Date of Award

Summer 2023

Document Type

Open Access Dissertation


Educational Studies

First Advisor

Fatih Ari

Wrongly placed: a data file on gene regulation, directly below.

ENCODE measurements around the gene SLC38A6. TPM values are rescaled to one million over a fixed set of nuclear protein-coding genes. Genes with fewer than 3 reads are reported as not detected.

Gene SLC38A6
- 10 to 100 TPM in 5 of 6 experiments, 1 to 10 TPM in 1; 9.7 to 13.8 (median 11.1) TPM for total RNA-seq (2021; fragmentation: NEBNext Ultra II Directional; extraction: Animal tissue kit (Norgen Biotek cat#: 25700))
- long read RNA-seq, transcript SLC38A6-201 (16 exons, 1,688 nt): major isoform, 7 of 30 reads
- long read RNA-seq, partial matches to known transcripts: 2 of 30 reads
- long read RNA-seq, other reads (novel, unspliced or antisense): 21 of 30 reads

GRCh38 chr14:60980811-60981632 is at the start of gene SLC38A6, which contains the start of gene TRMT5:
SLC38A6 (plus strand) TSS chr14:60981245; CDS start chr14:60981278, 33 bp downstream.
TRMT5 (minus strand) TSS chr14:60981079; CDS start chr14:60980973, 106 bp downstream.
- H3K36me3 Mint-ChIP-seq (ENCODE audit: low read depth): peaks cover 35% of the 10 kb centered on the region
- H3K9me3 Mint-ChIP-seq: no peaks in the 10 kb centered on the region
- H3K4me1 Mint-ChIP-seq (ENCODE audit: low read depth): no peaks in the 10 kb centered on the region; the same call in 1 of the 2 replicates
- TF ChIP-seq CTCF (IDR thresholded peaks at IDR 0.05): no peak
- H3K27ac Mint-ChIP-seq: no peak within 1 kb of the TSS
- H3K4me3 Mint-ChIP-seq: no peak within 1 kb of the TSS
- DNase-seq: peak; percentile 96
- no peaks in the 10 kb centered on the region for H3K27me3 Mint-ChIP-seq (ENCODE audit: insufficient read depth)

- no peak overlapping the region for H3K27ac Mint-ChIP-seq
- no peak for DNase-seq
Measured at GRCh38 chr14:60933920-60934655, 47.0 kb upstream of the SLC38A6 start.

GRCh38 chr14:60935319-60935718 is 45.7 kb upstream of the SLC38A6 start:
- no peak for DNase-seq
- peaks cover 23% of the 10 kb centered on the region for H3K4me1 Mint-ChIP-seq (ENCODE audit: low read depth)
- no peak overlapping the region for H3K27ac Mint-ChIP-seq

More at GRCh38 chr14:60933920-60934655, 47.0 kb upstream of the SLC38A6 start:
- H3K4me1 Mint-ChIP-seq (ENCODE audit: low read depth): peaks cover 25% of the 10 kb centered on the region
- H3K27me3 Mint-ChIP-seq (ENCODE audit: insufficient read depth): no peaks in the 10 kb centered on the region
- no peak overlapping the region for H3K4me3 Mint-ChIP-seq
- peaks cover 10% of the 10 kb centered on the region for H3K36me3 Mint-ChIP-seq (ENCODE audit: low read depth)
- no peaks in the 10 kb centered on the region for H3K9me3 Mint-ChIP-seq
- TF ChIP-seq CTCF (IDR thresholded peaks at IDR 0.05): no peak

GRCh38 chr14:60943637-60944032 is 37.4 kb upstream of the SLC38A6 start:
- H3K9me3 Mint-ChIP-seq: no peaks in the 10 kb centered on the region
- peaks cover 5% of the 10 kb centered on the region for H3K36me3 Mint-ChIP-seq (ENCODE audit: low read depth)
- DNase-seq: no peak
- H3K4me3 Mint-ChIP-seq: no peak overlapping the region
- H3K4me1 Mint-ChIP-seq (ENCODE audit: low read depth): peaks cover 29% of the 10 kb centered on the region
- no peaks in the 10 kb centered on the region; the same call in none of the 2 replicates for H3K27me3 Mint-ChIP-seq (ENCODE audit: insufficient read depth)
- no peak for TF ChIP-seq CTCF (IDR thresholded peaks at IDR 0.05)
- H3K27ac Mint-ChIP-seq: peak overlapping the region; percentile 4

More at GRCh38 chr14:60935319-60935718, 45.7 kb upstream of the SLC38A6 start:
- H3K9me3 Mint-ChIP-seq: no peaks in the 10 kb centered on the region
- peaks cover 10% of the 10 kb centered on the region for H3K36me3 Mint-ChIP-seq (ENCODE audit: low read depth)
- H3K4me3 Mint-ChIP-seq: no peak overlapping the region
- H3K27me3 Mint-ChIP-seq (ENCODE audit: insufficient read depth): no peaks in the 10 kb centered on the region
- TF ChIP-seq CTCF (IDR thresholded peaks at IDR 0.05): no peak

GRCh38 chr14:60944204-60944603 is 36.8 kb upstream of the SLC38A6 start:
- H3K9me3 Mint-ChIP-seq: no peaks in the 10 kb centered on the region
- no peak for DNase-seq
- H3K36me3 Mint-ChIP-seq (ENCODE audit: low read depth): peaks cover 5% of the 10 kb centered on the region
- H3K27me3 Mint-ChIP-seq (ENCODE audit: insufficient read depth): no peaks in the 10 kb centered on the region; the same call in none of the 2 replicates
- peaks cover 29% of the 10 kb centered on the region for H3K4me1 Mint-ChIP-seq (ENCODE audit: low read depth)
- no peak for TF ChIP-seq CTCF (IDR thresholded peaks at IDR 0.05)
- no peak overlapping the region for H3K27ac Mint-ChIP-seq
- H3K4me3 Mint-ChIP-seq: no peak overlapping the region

Social influence from society holds the key to social norms that influence students and their future aspirations. Gender bias is considered one of the influencing factors that affects the decisions of female high school students on participating in STEM education. This descriptive study describes the key factors that STEM educators perceived as influential for female high school students' participation in STEM education. The research questions of the study included: (1) What are high school STEM educators’ perceptions regarding gender bias in the STEM School of Study cluster at Skyler High School and (2) What factors do high school STEM educators perceive as contributing to low participation among female high school students within the STEM School of Study cluster at Skyler High School. The study consisted of twenty participants STEM educators at Skyler High school. The five data collection sources included: Perceptions of STEM Participant Survey, DASS Instrument (DASS), Sex Typing of Occupation Survey and Semi-structured interviews. Quantitative data analysis was conducted by performing descriptive statistics including mean and standard deviation. Frequency counts were conducted to analysis the data from the Sex Occupation Survey. Qualitative data was analyzed through inductive analysis, peer debriefing and member checking. The study found an educational push for female students to enroll in humanitarian courses. The study revealed that gender bias, biological influences, social norms, stereotypes of STEM students and underrepresentation of female students can influence female high school student’s enrollment in STEM education. The participants perceived certain careers as more feminine or masculine, such as a registered nurse as feminine and waste management as masculine. The influential factors perceived by the STEM educators align with Bandura’s Social Cognitive Theory (1997) of behavioral, environmental and individual factors. The significance and implications of this study was to explore the influential factors that educators perceive to create a barrier for the underrepresentation of females in STEM fields and education. Based on the findings of this study, recommendations for increasing female high school female students in STEM education including early interventions, professional development, and community involvement will be discussed in the recommendation section of the chapter.